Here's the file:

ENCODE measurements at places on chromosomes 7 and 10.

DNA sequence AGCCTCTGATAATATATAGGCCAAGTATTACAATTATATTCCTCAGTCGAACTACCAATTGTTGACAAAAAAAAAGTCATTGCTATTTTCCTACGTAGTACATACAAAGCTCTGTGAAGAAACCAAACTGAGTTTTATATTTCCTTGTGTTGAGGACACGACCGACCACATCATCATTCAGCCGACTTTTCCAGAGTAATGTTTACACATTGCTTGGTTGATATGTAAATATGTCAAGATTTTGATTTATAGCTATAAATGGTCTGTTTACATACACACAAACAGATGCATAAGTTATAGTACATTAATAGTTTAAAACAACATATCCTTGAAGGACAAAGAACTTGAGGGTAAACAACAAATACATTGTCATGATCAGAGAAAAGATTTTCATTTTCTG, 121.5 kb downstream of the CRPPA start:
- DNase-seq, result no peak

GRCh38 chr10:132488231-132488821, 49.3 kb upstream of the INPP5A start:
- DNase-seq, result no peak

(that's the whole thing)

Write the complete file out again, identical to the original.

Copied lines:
ENCODE measurements at places on chromosomes 7 and 10.

DNA sequence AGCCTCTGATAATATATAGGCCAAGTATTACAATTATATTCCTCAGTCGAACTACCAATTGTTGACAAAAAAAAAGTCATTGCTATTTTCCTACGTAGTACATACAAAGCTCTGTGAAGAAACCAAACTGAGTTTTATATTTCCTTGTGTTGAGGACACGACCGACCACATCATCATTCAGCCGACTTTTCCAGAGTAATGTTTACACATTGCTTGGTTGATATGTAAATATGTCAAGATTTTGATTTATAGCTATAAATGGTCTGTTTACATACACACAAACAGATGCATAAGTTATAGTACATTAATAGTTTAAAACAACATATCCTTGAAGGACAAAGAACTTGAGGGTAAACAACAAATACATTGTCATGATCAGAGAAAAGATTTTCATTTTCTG, 121.5 kb downstream of the CRPPA start:
- DNase-seq, result no peak

GRCh38 chr10:132488231-132488821, 49.3 kb upstream of the INPP5A start:
- DNase-seq, result no peak